Something hidden -- go and find it;
Go and look beyond the Ranges
Something lost behind the ranges:
Lost and waiting for you. Go!


-- from Guy Maddin's CAREFUL


Being a periodic meditation on some of the more obscure outlying regions of cinema;
regarding movies that are inadequately publicized and hence, easily overlooked --
and by cinema, it is meant in the larger sense of films/tv/DVD/internet --
that might be worthy of your interest, but perhaps has escaped your notice.


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Friday, November 30, 2007

CHANNEL 101: THE FORGOTTEN CLASSICS




       With the W.G.A. strike well underway (... 30 days now and counting), and with most network TV shows barely five or six weeks into their production schedule, many have speculated that this sudden standstill in the year’s TV viewing foretells the demise of broadcast television in general. While that prediction seems a bit premature, one thing does seem certain: “TV” is undergoing a sea-change; if not in its’ content, then at the very least in its' format and distribution. In fact, the core issue of this strike -- writers’ seeking a share in revenues garnered from DVD sales and internet distribution of television programming -- illustrates the nature of this change; we’re not just watching “TV” on our TV’s anymore. No, these days you’re as likely as not to download shows and watch 'em on your computer or iPod; or view them off of a “season-set” of DVD’s (rather than broadcast); or just directly streamed from the internet -- which brings us to Channel 101.


       Channel 101 bills itself as “... the unavoidable future of entertainment” -- and that may well be -- but what it is right now, is a website that features short-format comedy bits (never more than five minutes in length); mostly absurdist sort-of-parodies of existing TV programs and genres. The sketch featured above, “The Forgotten Classics” is supposedly an exposé of a forgotten George Romero zombie movie, “Night of Racial Tension” -- it basically riffs on Romero’s tendency to hammer home the subtext of his films; in this case, racial and cultural intolerance. It’s not the best sketch they’ve ever done, but it’s a fair example of what you can expect to find on the site. Other stand-out “shows” include Laser Fart about -- you guessed it -- a superhero who can fart lasers (it’s a funnier and more spot-on parody of the superhero genre than it’s premise would suggest); Yacht Rock, their take on Mtv’s “Behind the Music” series; and M.E.S.I. (Most Extraordinary Space Investigations), which seems to be an attempt to make a TV show in about 9 & 1/2 minutes with nothing more than a camera and a superabundance of chutzpah.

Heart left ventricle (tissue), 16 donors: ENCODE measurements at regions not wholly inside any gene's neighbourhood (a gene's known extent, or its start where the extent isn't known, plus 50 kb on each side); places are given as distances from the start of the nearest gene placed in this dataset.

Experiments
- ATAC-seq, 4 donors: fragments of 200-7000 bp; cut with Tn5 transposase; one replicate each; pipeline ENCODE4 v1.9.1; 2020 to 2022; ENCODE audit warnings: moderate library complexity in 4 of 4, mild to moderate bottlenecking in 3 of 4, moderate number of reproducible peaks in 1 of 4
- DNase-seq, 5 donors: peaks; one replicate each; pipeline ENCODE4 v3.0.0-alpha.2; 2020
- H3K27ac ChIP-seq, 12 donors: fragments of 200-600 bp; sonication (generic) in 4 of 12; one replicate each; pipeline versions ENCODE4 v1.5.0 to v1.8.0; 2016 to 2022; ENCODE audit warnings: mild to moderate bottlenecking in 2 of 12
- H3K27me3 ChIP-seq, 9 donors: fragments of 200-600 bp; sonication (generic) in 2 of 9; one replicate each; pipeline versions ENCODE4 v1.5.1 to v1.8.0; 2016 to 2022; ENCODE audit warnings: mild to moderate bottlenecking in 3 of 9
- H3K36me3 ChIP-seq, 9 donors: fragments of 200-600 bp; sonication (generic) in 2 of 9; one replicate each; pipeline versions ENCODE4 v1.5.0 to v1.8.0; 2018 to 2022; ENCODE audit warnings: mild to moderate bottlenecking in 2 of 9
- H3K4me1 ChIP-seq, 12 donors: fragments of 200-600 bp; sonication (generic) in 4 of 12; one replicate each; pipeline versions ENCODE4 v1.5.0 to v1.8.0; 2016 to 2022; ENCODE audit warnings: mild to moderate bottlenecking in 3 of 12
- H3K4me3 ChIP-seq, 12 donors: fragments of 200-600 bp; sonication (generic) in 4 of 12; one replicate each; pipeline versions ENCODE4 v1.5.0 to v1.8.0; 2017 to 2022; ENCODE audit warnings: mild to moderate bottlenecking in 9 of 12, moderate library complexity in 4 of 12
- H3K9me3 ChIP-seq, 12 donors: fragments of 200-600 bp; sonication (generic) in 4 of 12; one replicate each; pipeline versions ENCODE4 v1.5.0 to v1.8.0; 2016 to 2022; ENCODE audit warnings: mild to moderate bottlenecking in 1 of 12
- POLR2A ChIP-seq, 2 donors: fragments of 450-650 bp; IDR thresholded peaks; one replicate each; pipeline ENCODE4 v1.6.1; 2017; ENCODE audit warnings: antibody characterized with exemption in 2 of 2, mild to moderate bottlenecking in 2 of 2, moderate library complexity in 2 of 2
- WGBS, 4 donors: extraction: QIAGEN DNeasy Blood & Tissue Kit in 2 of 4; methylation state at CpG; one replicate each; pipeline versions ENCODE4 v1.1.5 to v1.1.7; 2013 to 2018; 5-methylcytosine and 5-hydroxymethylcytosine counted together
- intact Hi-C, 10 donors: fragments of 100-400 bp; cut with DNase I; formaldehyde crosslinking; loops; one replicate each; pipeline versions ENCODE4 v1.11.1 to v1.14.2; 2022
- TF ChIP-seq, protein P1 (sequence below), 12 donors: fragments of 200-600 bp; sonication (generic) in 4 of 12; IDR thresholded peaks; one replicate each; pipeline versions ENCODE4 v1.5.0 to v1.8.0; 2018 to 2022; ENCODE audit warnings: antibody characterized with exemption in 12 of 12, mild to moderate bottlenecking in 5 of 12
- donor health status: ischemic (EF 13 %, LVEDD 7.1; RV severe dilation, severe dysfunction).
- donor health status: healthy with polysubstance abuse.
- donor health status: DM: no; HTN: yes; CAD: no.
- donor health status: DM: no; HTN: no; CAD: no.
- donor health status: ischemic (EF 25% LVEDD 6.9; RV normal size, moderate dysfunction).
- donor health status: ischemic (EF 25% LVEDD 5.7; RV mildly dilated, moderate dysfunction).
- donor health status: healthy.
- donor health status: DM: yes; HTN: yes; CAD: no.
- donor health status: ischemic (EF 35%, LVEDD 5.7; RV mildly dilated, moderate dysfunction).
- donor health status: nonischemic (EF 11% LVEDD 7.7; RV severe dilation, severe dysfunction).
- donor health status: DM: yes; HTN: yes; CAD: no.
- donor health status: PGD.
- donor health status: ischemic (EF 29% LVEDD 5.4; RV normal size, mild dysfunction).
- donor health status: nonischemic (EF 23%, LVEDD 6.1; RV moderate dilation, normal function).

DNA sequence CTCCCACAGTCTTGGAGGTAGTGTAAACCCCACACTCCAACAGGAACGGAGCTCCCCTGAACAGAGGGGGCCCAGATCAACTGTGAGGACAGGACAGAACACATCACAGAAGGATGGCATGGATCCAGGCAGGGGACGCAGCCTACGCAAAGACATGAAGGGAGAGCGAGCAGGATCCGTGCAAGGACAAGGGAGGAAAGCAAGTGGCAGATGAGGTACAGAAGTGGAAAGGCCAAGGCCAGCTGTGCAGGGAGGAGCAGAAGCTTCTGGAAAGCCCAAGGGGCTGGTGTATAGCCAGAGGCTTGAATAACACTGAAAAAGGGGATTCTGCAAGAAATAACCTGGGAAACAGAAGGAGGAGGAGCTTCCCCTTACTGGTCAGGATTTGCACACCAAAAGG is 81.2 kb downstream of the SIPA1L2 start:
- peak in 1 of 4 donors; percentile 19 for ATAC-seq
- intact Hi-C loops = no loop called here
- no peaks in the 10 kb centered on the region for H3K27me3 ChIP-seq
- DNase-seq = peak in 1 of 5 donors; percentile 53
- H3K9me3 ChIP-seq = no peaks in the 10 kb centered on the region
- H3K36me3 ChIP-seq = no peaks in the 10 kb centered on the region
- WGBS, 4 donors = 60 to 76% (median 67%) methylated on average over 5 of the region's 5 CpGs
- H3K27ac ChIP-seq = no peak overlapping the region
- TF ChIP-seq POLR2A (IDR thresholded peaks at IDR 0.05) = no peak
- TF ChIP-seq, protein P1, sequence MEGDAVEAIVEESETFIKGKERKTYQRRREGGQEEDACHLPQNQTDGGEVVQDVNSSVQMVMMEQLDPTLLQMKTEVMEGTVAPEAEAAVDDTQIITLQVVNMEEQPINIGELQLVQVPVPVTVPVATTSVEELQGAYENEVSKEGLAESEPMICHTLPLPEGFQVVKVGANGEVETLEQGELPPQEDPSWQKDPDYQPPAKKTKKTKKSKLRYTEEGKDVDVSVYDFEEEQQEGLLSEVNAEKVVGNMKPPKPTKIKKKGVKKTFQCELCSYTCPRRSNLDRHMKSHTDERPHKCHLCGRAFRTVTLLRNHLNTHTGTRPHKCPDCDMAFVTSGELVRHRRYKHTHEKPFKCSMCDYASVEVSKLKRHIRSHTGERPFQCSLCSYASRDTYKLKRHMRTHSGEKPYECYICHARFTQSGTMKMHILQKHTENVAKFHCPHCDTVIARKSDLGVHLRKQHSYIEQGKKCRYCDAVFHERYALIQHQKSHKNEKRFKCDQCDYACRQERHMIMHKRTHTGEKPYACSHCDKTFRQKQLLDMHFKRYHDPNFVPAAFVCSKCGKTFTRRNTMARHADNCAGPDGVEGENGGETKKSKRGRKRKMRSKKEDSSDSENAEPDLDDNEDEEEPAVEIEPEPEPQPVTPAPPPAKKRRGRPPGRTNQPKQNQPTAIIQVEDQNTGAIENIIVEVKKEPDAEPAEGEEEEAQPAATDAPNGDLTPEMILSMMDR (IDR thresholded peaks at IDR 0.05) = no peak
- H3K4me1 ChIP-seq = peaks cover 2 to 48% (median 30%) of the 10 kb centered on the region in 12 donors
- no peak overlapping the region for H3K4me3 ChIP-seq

Website creators Dan Harmon and Rob Schrab concocted Channel 101 as a venue for exhibiting their own comedy shorts, and then eventually, those of interested audience members as well. They have a backlog of several hundred “episodes” at this point and how they sift through submissions to continue as ongoing “series” is an interesting -- if not innovative -- process. New shorts are screened monthly at an L.A. venue, and then -- in a micro-reenactment of the Neilsen ratings families -- the audience ranks the night’s viewings from most to least favorite; and the five most popular shorts get a shot to continue the following month with another episode. As might be expected, Harmon and Schrab are regular contributors -- and winners -- of this mini-ratings sweeps period; but with good reason. They’re “pro”s at this point (having co-written Monster House and Exec-Produced The Sarah Silverman Program), and know how to “deliver the funny”.


       All of the shorts discussed -- and many, many more -- can be found on the Channel 101 website, under the “SHOWS” tab. For interested parties in the L.A. area, the next screening is Dec. 9th at Cinespace; doors open at 7:30 pm: whereupon they’ll present this year’s Channy® awards, their own -- and sure to be hilarious -- version of the Emmys. I’ll see you there -- assuming I get the Tux back from the dry-cleaners ...


Next post -- 12/07/07